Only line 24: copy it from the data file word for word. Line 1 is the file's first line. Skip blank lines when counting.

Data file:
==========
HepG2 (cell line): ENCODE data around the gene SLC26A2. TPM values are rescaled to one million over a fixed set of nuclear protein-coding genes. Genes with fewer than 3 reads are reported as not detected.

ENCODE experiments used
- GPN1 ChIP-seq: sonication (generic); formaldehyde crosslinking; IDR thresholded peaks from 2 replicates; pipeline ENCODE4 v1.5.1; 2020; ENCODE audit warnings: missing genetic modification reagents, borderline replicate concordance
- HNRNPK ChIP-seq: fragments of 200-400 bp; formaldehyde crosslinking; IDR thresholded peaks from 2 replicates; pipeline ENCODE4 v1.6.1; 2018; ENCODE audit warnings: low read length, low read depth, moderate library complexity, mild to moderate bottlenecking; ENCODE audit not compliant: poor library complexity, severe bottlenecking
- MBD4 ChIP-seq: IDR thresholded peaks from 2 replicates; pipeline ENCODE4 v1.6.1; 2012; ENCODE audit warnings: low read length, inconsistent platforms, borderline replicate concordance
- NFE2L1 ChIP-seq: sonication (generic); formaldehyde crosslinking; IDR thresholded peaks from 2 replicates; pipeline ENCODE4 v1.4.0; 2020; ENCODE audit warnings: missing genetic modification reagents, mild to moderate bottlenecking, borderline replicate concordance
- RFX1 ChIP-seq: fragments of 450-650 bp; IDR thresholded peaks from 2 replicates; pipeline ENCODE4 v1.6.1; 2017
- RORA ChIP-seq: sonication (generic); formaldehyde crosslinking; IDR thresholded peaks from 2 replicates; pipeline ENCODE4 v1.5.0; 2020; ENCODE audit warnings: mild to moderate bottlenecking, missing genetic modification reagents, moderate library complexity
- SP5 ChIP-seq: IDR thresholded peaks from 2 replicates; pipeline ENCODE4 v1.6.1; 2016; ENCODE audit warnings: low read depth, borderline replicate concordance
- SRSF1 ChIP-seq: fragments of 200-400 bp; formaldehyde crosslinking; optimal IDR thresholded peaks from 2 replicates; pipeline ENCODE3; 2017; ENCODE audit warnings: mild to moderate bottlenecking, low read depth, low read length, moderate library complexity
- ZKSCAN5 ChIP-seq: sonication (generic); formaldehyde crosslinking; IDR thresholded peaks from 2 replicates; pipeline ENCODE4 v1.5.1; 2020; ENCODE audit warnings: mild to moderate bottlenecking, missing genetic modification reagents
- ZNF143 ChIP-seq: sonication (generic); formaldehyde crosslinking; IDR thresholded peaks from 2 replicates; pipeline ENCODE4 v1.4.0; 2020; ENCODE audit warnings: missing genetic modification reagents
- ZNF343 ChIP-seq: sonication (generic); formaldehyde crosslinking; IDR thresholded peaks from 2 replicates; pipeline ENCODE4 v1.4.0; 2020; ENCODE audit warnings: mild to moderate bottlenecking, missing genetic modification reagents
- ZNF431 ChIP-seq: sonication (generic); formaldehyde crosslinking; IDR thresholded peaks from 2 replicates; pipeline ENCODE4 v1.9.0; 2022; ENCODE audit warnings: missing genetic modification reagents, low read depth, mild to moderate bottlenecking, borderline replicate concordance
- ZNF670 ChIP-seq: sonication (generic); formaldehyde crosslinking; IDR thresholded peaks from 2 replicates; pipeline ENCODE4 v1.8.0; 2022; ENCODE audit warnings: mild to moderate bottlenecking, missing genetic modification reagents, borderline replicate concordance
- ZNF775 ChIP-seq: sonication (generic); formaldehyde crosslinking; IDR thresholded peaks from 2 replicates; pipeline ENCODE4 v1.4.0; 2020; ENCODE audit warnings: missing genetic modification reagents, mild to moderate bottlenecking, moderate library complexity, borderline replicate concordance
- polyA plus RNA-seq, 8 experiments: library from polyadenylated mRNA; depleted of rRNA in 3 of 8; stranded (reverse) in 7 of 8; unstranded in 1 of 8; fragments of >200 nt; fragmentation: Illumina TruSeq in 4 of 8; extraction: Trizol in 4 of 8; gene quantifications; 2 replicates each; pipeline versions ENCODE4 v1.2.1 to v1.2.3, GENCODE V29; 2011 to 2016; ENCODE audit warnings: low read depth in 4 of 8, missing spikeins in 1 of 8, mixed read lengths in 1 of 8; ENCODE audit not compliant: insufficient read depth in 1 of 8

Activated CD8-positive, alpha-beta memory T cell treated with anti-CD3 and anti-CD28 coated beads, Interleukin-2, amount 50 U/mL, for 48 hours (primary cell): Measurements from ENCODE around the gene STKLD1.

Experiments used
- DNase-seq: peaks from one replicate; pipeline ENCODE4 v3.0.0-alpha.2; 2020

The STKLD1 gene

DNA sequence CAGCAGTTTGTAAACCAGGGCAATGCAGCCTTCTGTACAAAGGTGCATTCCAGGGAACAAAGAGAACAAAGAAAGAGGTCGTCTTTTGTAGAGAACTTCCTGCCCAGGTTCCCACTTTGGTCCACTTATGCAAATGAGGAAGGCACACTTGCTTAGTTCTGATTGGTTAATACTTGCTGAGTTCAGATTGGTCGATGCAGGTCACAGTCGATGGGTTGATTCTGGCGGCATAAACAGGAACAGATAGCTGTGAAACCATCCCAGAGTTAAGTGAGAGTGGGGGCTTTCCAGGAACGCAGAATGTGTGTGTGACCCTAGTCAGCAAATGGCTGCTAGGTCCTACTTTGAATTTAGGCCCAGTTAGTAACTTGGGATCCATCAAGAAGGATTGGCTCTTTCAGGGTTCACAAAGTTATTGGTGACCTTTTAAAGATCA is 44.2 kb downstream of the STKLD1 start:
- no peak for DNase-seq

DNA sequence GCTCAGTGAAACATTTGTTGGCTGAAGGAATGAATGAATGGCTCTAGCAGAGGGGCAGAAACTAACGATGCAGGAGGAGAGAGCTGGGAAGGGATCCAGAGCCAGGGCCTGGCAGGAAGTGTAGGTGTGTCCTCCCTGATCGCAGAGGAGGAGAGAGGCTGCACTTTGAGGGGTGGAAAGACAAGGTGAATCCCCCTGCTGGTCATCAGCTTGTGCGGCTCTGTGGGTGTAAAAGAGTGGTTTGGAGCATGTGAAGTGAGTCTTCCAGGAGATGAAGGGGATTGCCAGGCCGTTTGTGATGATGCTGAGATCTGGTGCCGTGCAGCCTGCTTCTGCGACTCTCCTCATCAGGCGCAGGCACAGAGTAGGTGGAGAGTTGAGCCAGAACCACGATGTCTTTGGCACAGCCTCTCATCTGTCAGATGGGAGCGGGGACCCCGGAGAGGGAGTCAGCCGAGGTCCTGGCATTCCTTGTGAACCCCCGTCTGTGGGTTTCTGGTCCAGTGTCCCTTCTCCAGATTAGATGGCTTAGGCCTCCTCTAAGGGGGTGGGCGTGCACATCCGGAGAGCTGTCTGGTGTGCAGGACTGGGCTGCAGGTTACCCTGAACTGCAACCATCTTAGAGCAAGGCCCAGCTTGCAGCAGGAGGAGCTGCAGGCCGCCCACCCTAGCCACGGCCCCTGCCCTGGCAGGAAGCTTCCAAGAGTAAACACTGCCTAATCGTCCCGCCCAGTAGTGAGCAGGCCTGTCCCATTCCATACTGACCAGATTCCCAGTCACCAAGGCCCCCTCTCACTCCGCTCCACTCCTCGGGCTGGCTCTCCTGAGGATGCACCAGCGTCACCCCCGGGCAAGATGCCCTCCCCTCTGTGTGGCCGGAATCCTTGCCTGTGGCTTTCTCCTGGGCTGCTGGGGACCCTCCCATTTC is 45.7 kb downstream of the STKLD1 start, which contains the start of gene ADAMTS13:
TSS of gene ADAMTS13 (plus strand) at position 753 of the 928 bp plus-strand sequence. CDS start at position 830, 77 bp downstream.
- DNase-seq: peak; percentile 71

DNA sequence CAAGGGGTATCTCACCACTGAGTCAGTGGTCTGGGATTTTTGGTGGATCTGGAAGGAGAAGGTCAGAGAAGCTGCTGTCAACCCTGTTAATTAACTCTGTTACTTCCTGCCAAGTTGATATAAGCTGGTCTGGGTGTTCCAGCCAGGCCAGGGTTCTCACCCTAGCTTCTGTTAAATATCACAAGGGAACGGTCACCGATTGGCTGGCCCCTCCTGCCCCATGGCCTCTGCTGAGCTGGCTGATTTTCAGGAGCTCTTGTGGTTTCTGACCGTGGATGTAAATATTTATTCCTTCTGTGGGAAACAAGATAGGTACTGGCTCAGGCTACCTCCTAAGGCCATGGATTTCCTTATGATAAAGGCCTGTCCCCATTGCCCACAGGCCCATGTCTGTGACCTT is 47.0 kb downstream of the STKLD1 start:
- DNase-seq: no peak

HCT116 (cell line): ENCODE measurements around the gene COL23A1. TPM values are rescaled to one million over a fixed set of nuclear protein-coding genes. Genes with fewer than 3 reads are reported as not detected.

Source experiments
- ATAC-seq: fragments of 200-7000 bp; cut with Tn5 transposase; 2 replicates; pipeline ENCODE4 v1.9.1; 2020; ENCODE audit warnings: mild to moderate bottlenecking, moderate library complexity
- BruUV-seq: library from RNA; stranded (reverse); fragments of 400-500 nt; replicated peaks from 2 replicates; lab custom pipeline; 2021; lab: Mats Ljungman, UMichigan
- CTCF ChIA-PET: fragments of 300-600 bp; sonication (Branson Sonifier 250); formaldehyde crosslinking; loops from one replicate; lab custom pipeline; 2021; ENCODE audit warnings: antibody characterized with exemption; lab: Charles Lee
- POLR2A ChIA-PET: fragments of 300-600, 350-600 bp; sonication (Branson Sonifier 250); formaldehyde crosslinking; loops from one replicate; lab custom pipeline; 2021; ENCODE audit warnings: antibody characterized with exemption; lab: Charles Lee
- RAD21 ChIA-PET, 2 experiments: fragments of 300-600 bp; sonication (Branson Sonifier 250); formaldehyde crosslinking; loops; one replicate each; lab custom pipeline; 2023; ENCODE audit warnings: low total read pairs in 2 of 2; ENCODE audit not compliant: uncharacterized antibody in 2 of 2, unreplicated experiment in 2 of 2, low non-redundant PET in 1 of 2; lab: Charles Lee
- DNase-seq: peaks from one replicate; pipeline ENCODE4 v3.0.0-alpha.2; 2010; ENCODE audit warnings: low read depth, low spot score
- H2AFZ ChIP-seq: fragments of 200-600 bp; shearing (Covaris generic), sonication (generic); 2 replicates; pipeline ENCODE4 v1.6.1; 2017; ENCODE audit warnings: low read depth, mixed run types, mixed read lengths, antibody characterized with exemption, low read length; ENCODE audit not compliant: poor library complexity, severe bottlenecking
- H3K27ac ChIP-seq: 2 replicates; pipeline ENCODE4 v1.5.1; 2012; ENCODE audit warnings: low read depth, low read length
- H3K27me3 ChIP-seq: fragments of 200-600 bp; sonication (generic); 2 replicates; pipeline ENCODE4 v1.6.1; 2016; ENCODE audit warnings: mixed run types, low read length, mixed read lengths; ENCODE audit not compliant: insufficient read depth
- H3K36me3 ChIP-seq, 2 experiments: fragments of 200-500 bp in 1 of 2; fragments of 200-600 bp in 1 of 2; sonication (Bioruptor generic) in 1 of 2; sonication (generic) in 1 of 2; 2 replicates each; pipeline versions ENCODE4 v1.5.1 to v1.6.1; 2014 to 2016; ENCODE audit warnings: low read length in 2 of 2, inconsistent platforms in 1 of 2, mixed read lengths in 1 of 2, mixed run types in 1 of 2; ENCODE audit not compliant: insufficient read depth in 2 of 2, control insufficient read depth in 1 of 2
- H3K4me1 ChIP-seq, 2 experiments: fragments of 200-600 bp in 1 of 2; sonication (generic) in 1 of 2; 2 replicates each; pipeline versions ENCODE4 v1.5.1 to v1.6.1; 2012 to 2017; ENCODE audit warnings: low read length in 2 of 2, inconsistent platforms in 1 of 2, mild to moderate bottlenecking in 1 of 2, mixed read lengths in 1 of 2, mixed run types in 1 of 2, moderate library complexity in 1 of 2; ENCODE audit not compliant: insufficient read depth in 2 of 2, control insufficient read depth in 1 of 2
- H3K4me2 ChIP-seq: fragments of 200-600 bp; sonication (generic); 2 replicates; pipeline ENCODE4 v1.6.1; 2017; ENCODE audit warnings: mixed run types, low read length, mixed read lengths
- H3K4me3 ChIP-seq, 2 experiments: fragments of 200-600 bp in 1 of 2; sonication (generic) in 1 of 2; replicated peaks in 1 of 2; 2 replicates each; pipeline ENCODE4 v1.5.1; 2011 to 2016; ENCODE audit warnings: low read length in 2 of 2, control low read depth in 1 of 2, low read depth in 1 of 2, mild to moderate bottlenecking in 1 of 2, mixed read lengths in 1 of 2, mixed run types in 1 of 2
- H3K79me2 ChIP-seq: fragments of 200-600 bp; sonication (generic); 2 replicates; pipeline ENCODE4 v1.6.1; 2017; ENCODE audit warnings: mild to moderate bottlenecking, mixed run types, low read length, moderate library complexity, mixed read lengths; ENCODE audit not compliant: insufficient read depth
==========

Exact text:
DNA sequence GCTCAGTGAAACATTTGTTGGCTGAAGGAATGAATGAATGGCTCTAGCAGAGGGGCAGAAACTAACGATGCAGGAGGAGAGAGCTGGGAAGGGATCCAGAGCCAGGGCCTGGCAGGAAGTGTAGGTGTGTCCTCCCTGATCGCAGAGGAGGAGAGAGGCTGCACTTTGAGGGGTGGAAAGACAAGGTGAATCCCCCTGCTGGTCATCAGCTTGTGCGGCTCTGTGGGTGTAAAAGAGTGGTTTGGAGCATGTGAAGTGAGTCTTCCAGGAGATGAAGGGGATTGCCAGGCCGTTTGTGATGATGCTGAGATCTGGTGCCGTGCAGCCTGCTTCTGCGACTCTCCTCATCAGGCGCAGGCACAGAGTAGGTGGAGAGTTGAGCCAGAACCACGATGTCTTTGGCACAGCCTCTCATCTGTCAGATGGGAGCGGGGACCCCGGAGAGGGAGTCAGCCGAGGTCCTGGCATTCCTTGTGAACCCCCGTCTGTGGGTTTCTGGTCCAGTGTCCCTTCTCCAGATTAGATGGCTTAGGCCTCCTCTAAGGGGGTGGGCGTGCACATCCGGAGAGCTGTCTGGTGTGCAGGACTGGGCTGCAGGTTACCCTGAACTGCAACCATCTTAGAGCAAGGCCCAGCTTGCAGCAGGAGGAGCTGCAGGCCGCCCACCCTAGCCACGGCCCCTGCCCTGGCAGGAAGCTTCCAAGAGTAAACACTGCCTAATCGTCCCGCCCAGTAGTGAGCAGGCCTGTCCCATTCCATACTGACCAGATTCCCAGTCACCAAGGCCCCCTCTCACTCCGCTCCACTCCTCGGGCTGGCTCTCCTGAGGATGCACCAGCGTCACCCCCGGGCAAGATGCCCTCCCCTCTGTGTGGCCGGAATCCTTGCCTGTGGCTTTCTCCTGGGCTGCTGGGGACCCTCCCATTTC is 45.7 kb downstream of the STKLD1 start, which contains the start of gene ADAMTS13: